Lorenzo had hoped to reel Rossi in last time out at Motorland Aragon, but the Italian rider managed to finish third, minimizing the damage of his teammate’s victory.

Nevertheless, Lorenzo was pleased to bounce back after two disappointing races at Silverstone and Misano, having lost ground on Rossi in the title race.

“I am very happy with this victory because it came after two races that were a bit disappointing and I expected to take more points, but due to a few factors and especially the weather, I failed to achieve the desired result,” Lorenzo said. “The victory in Motorland [Aragon] was crucial.”

Rossi was beaten to second place by Honda’s Dani Pedrosa after a titanic battle in the closing stages of the last race, and Lorenzo hopes that the Spaniard, among others, could aid his cause inadvertently again in the remaining four races.

“[Pedrosa] was very strong and it was useful to recover the points lost earlier and it has given me more chances to recover with four races left until the end,” Lorenzo said.

“But [Marc] Marquez or maybe the two Ducati riders could also stand in front of Valentino and take away some points. It is a real possibility, but very dangerous for us both.”

The next round of the MotoGP season takes place at Motegi, Japan next weekend.

Steiner: Haas F1 Team could not afford rookie mistakes

KANNAPOLIS, NC - SEPTEMBER 29:  (L-R) Gunther Steiner, team principal of Haas F1 Team, Romain Grosjean of France, and Gene Haas, owner of Haas F1 Team, pose for a photo opportunity after Haas F1 Team announced Grosjean as their driver for the upcoming 2016 Formula 1 season on September 29, 2015 in Kannapolis, North Carolina.  (Photo by Jared C. Tilton/Stewart-Haas Racing via Getty Images)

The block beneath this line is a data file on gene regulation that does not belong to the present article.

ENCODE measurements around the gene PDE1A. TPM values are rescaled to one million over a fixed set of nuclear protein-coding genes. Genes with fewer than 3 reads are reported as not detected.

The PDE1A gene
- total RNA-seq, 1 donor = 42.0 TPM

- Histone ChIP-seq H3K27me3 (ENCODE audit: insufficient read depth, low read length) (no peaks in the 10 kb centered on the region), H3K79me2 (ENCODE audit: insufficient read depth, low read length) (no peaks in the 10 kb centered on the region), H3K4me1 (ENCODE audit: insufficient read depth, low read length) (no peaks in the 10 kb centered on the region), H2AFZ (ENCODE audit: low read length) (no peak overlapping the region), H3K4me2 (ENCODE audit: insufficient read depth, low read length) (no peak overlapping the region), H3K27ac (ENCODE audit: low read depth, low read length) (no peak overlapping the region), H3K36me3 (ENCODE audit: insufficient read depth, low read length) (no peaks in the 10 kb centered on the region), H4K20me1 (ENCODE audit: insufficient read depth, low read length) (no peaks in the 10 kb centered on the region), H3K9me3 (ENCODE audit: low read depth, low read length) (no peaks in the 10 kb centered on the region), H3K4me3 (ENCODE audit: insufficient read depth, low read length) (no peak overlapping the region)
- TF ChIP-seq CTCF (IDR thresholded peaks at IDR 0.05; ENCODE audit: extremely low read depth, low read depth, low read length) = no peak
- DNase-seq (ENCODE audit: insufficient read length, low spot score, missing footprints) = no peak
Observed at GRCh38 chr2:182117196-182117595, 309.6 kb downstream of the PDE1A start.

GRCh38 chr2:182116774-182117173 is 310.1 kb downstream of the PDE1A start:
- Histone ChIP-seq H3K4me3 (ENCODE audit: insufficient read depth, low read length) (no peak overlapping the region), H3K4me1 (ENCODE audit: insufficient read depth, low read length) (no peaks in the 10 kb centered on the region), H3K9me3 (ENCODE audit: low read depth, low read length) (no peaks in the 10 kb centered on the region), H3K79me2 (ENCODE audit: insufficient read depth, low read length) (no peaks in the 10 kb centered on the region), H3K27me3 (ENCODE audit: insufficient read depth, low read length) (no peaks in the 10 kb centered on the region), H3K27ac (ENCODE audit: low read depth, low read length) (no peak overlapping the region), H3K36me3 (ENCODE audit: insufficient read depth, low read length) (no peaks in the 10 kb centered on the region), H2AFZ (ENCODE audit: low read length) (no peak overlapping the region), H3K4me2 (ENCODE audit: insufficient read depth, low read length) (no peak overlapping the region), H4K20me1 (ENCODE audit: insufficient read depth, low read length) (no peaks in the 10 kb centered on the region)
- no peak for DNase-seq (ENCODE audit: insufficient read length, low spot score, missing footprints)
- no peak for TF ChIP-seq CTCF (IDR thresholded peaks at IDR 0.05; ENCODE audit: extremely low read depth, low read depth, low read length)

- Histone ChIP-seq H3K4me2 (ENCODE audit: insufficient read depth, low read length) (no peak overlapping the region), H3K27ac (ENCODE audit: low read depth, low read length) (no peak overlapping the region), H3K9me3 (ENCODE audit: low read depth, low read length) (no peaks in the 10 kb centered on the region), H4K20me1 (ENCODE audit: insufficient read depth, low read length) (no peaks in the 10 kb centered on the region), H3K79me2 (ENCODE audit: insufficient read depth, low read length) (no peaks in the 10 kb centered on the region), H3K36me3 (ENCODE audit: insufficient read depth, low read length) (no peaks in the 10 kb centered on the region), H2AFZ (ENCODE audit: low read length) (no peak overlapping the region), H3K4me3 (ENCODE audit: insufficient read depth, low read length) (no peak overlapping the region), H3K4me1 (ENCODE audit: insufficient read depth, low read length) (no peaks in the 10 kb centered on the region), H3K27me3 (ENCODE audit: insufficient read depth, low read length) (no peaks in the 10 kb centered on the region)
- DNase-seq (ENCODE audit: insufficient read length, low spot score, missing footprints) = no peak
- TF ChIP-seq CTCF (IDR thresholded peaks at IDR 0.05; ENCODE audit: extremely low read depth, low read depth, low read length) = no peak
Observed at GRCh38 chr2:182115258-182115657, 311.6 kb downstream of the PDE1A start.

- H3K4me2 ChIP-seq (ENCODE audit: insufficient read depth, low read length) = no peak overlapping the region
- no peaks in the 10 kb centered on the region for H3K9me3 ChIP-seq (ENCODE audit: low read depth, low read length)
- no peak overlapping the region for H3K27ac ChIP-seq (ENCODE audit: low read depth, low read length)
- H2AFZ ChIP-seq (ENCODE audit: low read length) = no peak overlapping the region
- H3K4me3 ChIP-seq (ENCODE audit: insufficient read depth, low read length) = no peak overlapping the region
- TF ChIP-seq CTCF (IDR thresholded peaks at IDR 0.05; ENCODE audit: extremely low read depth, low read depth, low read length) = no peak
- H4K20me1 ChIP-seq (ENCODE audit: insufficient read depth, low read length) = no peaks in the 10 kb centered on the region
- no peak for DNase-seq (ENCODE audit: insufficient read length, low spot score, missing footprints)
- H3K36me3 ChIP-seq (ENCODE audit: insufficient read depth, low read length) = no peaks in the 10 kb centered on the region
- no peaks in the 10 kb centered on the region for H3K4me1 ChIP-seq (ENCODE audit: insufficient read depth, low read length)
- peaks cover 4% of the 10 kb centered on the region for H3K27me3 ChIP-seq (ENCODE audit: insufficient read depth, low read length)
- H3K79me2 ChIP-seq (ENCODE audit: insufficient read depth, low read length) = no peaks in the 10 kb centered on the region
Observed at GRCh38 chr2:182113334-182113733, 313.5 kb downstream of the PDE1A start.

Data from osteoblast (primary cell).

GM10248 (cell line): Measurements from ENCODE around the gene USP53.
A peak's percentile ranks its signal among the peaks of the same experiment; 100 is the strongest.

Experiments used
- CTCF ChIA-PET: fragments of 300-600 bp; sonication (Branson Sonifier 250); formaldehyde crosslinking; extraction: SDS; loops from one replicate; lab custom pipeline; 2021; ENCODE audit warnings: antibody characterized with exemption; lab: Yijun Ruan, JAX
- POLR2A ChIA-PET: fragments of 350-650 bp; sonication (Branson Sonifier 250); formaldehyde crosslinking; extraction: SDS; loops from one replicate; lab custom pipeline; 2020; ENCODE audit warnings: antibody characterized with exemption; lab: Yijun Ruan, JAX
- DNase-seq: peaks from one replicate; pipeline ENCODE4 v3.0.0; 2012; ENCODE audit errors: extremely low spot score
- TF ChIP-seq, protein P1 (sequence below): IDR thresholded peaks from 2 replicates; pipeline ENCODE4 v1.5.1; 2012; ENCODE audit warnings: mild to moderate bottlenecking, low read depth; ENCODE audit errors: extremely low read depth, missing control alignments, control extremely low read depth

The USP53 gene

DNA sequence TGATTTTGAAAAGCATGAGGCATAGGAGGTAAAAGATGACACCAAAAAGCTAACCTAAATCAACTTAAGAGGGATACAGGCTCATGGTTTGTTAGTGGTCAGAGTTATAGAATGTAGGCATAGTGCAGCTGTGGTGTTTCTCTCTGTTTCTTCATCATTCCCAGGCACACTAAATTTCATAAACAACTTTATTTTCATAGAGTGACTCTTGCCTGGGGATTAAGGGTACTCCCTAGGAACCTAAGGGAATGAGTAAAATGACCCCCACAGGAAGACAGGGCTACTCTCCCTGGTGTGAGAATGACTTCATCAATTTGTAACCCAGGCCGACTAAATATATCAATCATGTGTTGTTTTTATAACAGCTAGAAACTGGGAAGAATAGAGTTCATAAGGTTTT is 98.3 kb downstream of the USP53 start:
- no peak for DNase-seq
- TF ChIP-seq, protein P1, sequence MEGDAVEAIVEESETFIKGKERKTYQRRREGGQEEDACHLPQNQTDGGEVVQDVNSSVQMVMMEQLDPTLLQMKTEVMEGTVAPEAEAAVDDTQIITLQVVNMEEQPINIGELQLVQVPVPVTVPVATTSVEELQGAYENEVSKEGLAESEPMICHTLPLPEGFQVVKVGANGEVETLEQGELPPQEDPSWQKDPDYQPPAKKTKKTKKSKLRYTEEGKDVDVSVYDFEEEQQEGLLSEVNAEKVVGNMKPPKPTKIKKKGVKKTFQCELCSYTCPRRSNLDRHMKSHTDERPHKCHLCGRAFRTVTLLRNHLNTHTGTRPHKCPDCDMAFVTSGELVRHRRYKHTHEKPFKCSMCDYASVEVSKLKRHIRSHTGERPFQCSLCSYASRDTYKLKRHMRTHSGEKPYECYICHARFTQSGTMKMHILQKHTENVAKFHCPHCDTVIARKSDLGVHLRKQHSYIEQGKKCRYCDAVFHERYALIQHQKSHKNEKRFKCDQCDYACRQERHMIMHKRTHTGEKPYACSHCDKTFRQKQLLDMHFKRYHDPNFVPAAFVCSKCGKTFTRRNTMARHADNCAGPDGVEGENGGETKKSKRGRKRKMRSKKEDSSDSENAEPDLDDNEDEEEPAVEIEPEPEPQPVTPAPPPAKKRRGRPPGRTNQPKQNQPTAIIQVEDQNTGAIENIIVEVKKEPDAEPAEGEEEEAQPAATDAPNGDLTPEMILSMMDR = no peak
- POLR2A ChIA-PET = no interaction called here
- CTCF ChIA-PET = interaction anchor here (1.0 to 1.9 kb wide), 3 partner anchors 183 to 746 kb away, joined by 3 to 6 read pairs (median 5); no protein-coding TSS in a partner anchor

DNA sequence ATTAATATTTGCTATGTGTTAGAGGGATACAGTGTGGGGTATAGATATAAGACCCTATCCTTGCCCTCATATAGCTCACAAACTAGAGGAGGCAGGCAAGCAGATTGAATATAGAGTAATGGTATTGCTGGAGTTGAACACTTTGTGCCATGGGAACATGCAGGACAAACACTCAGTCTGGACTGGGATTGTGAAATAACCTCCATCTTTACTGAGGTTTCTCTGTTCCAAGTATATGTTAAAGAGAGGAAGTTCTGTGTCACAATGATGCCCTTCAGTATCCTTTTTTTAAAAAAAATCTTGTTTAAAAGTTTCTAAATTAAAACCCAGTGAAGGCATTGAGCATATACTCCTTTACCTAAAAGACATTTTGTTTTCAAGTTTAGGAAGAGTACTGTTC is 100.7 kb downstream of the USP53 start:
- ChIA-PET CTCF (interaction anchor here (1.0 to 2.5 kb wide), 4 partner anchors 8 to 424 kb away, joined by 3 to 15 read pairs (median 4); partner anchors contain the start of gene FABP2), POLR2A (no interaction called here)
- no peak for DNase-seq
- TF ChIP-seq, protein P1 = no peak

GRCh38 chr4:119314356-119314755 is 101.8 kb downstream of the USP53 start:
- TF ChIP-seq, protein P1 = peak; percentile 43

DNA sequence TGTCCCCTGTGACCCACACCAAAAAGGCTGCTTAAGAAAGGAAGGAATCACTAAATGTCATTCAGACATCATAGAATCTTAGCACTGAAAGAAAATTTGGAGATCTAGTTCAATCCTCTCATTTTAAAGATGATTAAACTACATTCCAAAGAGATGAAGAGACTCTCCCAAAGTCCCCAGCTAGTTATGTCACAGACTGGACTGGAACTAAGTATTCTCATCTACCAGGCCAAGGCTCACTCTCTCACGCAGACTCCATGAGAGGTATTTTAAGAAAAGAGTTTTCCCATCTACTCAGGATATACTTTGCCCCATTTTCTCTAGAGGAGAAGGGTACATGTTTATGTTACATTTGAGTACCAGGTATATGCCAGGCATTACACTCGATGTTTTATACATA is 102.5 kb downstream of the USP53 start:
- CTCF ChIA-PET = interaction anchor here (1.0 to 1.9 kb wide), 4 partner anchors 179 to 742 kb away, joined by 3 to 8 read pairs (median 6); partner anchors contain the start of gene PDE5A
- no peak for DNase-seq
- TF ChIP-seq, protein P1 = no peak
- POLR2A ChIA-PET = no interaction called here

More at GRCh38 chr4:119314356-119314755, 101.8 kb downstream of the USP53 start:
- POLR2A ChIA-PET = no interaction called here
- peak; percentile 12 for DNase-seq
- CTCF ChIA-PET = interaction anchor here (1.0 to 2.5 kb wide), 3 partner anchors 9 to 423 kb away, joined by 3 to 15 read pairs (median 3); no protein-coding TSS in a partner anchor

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Günther Steiner has said that Haas Formula 1 Team could not afford to have its drivers making rookie mistakes during its debut season in the sport, reasoning the decision to only sign experienced racers for 2016.

On Tuesday, Haas unveiled Lotus driver Romain Grosjean as its first signing for next season, luring the Frenchman away from Enstone after ten years of association.

The second seat is set to go to either Esteban Gutierrez or Jean-Eric Vergne, who both work as development drivers for Ferrari and both have at least two seasons of racing under their belt.

As team principal, Steiner (pictured left) will work under team owner Gene Haas, and said that both had agreed that a rookie driver for season one would be unwise.

“We looked around a lot to find the right guy because we wanted somebody with experience but still hungry to do something, to go with us this long way,” Steiner explained.

“I started talks with the management of Romain in Barcelona to see if he’s interested and, you know, we spoke to quite a few drivers, and in the end I spoke also with technical people, what they think about Romain, how he develops a car.

“We have got a steep mountain to climb here, new team, all new team members, so we needed somebody who knows what he’s doing. I think in the end we found the right guy because he has so much ‘want to drive’ now, and he’s still aggressive or still wants it.

“He’s not [so] young anymore that he’s inexperienced. We lose time by having accidents or doing rookie mistakes. I think we just picked the best one out there for what we are doing, and we focused on him and got him, and we are very happy and we are looking forward to working with him.”